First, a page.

"Also, better to not be killed by pirates than to be killed by pirates."
Roberts went on to become a legendary pirate on his own merits, but apparently he never forgot where he came from: After capturing a ship and before taking his pick of the booty, he would ask the captured crew whether or not they were treated well by the captain and officers. If any of the commanding officers or the captain received complaints, he'd slice and dice them to the cheers of those they mistreated. This was actually a common practice among some pirates, some of whom used more elaborate forms of punishment, like making the torturers run in circles for 10 minutes while the men stuck forks, knives and compasses into their butts.
While a violin plays. Seriously.
Roberts, a civilized man, eventually forced his crew (the same crew who captured him months earlier) to agree to a strict 11-point code of conduct, including articles like no gambling for money, no women on board, lights go out at 8 p.m., keep your shit clean and "If any man rob another he shall have his nose and ears slit, and be put ashore where he shall be sure to encounter hardships."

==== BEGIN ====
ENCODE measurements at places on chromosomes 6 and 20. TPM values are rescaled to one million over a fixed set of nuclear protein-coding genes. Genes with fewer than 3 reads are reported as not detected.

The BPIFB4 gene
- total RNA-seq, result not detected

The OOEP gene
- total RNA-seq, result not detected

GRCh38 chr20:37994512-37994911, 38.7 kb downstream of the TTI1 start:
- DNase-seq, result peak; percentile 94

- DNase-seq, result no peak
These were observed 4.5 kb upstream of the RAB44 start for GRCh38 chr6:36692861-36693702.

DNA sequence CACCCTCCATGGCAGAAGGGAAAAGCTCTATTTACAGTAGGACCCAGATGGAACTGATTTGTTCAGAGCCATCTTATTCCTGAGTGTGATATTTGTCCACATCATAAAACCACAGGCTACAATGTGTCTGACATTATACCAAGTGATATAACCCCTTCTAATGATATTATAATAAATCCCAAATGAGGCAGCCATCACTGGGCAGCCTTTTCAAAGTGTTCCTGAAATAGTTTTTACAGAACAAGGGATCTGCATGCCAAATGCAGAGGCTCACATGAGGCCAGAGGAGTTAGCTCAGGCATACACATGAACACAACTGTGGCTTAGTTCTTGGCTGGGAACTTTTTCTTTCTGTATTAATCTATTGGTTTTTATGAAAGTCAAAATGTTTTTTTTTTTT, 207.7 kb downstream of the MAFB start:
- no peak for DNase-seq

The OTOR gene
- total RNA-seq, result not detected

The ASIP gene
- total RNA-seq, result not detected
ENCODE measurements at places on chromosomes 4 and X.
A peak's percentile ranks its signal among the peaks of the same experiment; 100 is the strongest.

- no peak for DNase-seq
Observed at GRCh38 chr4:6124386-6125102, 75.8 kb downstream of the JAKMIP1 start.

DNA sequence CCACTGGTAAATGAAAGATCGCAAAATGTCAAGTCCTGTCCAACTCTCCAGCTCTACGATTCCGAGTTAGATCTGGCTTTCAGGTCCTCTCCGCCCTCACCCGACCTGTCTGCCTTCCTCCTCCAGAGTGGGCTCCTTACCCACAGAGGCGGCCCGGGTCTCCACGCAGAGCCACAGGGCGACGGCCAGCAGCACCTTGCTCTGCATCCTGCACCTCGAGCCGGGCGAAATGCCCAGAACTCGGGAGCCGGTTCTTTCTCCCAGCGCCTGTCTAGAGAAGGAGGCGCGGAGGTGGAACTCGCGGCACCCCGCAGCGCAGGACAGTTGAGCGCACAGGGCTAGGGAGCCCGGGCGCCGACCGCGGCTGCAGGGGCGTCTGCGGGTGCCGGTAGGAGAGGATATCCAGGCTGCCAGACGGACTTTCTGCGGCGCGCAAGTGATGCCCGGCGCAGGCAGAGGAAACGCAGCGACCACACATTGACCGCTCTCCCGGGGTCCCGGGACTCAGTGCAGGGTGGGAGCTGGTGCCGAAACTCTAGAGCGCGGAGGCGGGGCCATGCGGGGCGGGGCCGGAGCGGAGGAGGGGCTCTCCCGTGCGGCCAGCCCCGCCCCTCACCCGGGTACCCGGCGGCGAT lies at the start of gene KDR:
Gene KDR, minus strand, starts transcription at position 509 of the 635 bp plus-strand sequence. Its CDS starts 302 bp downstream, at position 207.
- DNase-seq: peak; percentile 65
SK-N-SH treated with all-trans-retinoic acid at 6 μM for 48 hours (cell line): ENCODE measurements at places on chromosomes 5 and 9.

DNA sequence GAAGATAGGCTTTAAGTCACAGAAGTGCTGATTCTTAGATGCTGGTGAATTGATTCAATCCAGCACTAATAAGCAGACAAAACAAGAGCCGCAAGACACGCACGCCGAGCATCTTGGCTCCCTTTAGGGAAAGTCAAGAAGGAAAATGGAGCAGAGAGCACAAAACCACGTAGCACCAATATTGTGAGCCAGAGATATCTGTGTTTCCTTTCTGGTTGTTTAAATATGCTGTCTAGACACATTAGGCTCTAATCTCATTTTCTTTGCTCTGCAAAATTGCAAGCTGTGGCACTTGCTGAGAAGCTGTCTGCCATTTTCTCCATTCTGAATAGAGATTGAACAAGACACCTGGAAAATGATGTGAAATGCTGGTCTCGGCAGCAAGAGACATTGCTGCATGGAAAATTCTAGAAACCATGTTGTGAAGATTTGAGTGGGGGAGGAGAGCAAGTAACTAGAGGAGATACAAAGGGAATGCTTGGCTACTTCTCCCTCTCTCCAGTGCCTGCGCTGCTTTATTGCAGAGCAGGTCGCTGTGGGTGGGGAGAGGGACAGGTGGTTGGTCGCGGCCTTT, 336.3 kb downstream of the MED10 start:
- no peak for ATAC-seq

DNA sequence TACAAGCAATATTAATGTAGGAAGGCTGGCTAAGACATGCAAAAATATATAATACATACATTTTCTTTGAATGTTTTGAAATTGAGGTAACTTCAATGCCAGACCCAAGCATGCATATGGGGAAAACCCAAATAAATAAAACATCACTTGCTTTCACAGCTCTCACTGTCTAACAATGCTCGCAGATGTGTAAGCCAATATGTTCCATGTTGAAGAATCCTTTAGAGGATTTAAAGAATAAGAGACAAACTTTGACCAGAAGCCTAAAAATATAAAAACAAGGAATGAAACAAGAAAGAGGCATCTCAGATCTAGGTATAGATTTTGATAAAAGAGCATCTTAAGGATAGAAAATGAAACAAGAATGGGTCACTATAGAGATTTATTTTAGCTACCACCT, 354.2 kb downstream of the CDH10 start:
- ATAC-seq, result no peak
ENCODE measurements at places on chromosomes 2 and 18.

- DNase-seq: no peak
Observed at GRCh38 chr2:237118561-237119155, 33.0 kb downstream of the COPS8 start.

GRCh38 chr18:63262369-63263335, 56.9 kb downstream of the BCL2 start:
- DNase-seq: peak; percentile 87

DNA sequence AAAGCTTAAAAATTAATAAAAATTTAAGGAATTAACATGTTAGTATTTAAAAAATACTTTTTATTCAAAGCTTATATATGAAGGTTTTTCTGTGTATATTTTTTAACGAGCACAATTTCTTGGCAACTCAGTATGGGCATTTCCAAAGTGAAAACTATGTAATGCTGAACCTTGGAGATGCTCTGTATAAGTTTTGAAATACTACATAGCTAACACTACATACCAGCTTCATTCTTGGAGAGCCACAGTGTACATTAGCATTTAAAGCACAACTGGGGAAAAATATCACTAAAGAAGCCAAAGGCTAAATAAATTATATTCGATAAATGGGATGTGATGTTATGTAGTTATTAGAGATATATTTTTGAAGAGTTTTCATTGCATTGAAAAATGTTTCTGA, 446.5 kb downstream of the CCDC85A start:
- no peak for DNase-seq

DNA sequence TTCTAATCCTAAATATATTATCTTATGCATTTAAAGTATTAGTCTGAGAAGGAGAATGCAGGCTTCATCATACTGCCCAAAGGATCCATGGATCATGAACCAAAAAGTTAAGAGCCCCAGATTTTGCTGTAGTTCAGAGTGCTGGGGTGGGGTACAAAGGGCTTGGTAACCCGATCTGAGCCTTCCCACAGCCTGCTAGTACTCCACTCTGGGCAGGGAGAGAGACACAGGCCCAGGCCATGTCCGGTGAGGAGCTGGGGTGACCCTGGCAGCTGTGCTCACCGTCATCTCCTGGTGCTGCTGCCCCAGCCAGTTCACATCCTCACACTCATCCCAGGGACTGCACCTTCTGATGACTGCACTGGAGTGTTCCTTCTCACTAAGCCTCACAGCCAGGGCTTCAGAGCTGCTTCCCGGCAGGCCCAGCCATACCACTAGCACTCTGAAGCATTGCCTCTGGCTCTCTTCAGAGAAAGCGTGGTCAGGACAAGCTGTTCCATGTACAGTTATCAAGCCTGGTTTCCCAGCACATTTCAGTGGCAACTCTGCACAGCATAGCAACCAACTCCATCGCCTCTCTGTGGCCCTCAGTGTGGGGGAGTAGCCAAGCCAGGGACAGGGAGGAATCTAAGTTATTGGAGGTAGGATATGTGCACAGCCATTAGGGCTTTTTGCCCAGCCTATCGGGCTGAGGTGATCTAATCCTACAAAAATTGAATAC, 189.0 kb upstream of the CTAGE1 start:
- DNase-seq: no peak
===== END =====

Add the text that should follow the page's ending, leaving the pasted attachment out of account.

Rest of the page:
For such a strict man, he sure did have a happy little flag.
#1. Barbarossa Says Fuck It, Starts Own Nation
When you look at movie or TV pirate captains, they're always lucky if they have one ship and a few dozen men to follow their orders. It turns out some real-life pirates had it slightly better than that. Ottoman pirate Hayreddin "Redbeard" Barbarossa didn't just have his own fleet -- he had his own damn country.
A land of rape, pillage and magnificent beards.
Barbarossa started out as a legitimate merchant sailor in the 16th century, but was forced to flee the Eastern Mediterranean after backing the wrong candidate for sultan. Becoming a pirate, he started attacking Christian ships around what's now Tunisia until his enemies took his base, leaving him homeless once again. Tired of getting kicked out of countries all the time, Barbarossa went ahead and started one for himself: the Regency of Algiers (present-day Algeria, Tunisia and parts of Morocco). He did this by pledging alliance to the Ottoman sultan and getting in return enough ships and weapons to blow the shit out of whoever lived there before him.
The exact number of ships is unknown, since it was more than anyone could draw.
How big of a deal did this guy become? Let's put it this way: At one point, Barbarossa single-handedly defeated the combined forces of Venice, the Vatican, Genoa, Spain, Portugal and Malta during the Battle of Preveza (1538), and by "single-handedly" we mean it was just him and 122 ships he commanded.
"Jack Sparrow can eat a dick!"
For more badasses you may have forgotten about, check out The Badass Roots of 5 Sissy Dogs and 6 Real People With Secret Identities Nobody Saw Coming.